I get an offer in my email every few days to make my website “#1 on Google.” You probably do, too. Just like you, I delete those messages, but sometimes I feel an evil prompting to grill the sender.
You know those pictures where they show someone with a tiny devil on one shoulder and a tiny angel on the other? It’s like that. The tiny angel tells me to get back to work, but the tiny devil wants me to punish the spammers by wasting their time.
“#1 for what?” I could ask. “#1 for my choice of keywords? Or just for the name of my company?”
I have seen web firms announce with triumph that they have gotten a client to #1, while the client looks at me saying, “Weren’t we #1 already?”
“How are you determining that #1 placement?” I want to ask them at that point. “According to Google Webmaster tools, the client was averaging #1 for that term before you started.”
You can’t determine your rankings for your keywords by Googling. All you can see is that a company is or is not #1 for you, for that search, on that computer, right now. With your Webmaster Tools you can see what your average ranking is when a particular page of your website is offered for particular searches. With multiple comparative searches among a small set of competitors, you could make a pretty good guess of your comparative rankings, if you have a few hours to waste some day.
Actually I have to admit that I have asked people how they determine those rankings. “We use a proprietary tool,” they said, which might impress someone who doesn’t know any better.
Here’s the thing: you want to be #1 on Google for the particular people who want your goods and services. So on hearing that a proprietary tool has determined that someone is #1, I am tempted to ask whether that proprietary tool is planning to buy the client’s goods. If not, that tool is no better than Google and Bing’s proprietary tools , to which they give webmasters access for free.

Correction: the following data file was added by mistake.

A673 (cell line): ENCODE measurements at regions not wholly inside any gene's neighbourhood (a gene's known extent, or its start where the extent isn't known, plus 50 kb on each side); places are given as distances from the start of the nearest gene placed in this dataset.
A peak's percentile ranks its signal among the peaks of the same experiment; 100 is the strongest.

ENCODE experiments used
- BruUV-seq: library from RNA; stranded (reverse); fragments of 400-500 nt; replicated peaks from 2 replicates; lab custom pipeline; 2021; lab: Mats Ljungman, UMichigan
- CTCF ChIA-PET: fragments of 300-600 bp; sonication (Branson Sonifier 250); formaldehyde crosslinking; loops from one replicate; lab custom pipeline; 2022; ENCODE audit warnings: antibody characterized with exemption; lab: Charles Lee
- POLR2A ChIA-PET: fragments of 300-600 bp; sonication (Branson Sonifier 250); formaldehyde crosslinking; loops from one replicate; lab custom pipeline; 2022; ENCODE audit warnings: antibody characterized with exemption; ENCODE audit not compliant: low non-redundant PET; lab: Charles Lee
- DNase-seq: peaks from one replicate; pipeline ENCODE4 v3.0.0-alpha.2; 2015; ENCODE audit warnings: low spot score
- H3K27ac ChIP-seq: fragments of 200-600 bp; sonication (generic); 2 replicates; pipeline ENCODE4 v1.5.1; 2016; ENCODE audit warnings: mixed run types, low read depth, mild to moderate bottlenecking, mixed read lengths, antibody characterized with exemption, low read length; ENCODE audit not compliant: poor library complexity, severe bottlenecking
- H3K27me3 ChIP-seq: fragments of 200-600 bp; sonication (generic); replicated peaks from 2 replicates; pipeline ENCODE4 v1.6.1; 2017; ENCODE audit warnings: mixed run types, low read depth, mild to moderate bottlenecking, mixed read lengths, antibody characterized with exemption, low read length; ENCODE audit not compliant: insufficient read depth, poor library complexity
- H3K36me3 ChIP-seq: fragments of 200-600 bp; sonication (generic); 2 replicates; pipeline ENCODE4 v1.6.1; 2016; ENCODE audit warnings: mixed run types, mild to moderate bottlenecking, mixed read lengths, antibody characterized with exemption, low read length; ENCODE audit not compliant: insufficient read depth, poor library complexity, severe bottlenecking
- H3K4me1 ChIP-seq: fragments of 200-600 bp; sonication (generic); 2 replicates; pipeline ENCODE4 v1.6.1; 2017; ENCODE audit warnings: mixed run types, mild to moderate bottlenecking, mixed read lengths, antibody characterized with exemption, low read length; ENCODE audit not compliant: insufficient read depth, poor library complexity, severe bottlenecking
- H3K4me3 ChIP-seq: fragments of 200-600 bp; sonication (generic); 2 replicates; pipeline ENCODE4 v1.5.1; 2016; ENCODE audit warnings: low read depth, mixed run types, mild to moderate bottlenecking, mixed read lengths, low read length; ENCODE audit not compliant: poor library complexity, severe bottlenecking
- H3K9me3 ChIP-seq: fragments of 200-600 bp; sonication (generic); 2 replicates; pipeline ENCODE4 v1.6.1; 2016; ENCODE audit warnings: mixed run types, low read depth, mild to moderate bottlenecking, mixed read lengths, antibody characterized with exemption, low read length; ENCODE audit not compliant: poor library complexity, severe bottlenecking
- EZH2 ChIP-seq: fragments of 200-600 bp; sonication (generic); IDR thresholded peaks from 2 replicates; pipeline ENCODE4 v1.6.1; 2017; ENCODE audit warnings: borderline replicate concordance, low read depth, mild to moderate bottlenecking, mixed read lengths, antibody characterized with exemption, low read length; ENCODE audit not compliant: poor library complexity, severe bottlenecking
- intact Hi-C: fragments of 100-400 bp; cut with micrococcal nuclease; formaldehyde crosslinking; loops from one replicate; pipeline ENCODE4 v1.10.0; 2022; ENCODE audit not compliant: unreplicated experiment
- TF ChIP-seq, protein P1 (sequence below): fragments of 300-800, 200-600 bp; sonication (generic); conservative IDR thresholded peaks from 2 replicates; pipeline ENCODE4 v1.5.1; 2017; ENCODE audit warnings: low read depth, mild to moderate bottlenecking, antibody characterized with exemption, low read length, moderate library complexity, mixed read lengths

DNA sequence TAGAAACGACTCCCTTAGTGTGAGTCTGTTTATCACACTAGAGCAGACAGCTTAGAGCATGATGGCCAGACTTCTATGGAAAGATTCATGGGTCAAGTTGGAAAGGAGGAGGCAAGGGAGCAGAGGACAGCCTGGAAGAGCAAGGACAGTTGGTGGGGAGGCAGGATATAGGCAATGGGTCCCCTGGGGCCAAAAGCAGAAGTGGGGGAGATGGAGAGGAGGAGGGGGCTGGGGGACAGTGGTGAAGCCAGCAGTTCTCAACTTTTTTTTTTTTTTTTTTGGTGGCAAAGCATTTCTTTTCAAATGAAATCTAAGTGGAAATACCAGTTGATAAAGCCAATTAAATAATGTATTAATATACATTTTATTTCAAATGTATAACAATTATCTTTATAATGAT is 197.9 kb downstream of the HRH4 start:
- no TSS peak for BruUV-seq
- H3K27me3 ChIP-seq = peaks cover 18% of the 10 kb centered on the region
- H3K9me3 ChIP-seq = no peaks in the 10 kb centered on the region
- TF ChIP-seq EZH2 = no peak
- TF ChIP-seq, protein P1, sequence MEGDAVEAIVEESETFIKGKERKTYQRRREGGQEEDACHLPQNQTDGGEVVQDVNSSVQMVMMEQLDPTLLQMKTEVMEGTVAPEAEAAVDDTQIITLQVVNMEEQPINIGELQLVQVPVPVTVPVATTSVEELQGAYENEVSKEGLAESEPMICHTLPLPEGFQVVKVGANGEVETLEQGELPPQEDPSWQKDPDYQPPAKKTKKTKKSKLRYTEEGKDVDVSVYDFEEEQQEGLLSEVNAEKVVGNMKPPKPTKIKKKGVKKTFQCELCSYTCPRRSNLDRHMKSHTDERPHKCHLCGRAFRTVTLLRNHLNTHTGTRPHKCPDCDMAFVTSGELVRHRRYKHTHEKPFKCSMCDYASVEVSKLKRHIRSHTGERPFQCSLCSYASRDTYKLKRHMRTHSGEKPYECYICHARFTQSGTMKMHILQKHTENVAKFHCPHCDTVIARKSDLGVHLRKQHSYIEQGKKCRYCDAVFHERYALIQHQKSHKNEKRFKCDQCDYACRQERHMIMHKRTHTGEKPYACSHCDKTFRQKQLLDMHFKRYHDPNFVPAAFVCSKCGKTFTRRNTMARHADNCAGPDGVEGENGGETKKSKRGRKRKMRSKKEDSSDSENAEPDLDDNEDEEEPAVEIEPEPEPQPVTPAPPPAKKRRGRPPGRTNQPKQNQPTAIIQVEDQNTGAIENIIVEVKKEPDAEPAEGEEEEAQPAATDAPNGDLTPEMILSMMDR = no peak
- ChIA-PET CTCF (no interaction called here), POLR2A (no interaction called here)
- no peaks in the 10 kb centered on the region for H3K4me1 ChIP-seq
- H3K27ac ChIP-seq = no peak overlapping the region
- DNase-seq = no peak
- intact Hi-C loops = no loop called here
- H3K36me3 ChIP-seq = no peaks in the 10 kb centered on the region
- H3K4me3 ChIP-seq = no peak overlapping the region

Different people see different things on the search engines results pages. Being #1 on Google is not like being six feet tall. It’s like being first in line — sometimes you are, sometimes not. It depends on the line.
Now let’s talk about that line. Many business owners have a favorite keyword they want to rank for. But if we look at the converting visitors to a good website, we’ll see thousands of different queries (understand keywords vs. queries). 20% of the queries Google receives every day are brand new, and the largest proportion of your queries will be sending you just a handful of visitors each.
You can’t see all the keyword data in your Analytics any more, but all the evidence we have shows that people are less likely to type one word into the search box and click on the first option. People used to search that way, but they no longer do.
So I’m tempted, when I run into an offer to make me #1 on Google, to ask how they plan to make me #1 for all those unique queries — the long tail keywords. “What do you plan to do about the long tail queries?” I’d like to ask.
Mostly I resist these temptations (read what happened when I gave in). There is no point in wasting their time and mine by asking questions they won’t be able to answer, about services I won’t buy. But I hope you’re not taken in by these spammers. You can be sure that they are listening to the devil on their shoulder, not the angel.